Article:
As we mentioned earlier, this blog is for people who are already working from home. (And struggling to strike the perfect balance). At this point, most of the advantages and disadvantages must already be evident to you. We’ve summed them up in the table below anyway. (Feel free to add any we may have missed in the comments section)!

PROS CONS
Flexible Weakens work-life balance
Lowers costs Burnout
Personal freedom Isolation
Saves time Low visibility and accountability
Increases productivity Workplace culture erosion
Improves morale

10 Tips for Employees to work from home

1. Adding Back Quality To Time

Family-Quality-Time

We once believed that a work from home policy was for parents. Young parents. Those who had to juggle vaccinations, PTA meetings, soccer matches, and work. A work from home policy, (one assumed), would give them breathing room from an endless shuttle. Not to mention, saving a mini fortune on daycare and commute.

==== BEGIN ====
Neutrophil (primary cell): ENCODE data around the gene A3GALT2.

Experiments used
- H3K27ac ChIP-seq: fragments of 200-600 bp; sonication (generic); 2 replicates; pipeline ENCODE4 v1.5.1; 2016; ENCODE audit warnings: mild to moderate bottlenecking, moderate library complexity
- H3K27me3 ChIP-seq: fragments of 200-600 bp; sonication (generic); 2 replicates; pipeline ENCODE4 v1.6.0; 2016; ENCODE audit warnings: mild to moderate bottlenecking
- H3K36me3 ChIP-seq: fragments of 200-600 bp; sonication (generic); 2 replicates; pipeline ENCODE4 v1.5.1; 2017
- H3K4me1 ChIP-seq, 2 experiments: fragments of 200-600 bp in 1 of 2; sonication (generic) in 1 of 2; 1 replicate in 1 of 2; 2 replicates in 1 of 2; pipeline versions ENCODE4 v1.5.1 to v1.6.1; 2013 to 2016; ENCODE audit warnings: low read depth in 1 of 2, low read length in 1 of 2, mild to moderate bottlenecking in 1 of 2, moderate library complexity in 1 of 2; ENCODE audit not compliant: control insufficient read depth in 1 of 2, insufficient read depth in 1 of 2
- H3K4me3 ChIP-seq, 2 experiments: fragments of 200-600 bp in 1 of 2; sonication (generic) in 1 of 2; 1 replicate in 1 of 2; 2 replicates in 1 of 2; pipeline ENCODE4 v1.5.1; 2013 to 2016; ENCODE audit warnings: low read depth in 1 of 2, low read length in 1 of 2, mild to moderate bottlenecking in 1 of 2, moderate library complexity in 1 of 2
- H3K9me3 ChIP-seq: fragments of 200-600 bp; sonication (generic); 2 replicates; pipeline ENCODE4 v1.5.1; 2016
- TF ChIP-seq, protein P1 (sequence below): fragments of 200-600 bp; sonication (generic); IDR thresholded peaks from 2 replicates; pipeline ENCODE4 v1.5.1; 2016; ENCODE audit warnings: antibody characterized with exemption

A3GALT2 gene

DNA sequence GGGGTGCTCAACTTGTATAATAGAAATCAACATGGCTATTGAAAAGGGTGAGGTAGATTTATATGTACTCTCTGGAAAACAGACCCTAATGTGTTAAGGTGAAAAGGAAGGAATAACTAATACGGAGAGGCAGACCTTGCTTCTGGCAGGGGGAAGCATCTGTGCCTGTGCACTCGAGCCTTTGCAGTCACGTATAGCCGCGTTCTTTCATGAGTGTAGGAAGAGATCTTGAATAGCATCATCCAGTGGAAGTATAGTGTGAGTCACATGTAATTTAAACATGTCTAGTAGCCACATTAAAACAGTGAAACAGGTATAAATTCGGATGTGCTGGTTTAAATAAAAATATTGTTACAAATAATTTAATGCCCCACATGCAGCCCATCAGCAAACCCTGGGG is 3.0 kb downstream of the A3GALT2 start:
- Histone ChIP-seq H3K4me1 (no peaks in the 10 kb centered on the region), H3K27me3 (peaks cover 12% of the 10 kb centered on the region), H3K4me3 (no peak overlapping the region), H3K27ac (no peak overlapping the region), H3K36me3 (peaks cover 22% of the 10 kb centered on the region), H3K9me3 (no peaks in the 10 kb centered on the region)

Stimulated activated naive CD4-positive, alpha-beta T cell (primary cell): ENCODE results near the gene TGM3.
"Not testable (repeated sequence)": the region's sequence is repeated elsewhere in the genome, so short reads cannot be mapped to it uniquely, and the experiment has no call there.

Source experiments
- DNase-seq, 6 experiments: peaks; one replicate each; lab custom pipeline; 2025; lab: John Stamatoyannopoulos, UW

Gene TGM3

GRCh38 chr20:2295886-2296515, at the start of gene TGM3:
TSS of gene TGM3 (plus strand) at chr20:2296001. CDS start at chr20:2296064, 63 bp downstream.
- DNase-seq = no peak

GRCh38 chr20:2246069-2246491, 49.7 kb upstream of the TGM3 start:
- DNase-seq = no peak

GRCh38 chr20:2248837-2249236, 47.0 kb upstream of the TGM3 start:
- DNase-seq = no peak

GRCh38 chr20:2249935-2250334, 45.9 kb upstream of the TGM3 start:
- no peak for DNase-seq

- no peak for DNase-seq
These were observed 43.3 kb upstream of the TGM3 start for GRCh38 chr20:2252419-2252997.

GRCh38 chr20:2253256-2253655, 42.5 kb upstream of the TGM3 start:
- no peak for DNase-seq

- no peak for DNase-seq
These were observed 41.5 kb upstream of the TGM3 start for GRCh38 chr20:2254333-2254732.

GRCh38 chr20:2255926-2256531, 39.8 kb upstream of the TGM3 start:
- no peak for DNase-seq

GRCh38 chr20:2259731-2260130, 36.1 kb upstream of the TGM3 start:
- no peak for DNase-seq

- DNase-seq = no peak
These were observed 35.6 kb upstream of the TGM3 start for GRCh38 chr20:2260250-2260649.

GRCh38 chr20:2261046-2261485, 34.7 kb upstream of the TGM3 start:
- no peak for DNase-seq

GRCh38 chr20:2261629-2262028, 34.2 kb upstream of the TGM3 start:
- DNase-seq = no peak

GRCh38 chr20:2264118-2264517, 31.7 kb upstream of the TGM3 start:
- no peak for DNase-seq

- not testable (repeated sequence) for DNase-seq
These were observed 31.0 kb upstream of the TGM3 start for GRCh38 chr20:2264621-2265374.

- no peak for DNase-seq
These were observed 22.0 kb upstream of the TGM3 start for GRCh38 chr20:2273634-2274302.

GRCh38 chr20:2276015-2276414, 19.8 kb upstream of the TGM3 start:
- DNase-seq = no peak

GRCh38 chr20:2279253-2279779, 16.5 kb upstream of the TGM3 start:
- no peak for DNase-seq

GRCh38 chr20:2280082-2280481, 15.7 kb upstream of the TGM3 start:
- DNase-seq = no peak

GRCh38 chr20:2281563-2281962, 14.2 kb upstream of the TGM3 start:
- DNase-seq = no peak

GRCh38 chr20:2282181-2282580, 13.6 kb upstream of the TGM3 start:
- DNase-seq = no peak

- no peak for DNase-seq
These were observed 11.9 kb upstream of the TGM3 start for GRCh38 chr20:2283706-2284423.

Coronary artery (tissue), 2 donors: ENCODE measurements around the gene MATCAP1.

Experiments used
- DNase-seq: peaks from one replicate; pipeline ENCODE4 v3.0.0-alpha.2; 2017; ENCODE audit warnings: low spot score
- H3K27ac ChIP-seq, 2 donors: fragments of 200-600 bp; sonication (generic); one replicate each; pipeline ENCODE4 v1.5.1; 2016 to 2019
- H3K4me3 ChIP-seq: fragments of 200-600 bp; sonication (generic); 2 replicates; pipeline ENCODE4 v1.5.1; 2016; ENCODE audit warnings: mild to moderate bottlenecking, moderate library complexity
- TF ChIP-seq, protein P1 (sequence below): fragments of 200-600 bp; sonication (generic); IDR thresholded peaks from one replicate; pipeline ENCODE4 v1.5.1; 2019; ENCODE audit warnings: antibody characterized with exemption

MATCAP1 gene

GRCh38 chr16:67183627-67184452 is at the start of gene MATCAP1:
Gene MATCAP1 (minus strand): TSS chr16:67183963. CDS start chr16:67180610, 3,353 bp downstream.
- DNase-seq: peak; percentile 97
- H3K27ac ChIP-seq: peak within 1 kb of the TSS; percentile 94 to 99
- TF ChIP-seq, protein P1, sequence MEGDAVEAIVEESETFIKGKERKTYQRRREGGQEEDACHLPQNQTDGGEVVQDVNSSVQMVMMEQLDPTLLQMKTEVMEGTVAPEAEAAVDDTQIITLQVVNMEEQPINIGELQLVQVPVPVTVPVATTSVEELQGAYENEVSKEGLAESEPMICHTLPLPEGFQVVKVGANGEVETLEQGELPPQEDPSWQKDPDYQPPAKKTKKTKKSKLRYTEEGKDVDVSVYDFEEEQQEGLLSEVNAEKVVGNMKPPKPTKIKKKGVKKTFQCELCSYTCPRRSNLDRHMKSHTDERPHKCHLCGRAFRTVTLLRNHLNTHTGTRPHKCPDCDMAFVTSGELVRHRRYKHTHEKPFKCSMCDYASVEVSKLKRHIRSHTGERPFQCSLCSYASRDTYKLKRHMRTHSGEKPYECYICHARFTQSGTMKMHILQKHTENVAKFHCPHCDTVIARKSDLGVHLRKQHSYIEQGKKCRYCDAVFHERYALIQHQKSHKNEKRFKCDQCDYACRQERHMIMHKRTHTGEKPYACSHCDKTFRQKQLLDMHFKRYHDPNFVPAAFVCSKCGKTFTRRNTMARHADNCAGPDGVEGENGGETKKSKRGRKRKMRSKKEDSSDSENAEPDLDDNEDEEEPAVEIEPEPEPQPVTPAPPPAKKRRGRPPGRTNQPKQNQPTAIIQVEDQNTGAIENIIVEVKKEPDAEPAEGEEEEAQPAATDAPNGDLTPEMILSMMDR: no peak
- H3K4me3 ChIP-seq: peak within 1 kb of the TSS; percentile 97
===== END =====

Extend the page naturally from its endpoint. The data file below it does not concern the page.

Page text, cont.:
All these advantages do exist. But every work from home policy missed out something: It’s called work/life balance for a reason.

It’s time to tweak your personalized work from home policy if it doesn’t allow you to enjoy quality time. With yourself and/or with loved ones.

Work from home shouldn’t be about juggling indoor work errands with home errands. Any form of toil—let alone remote work—is not an endless to-do list.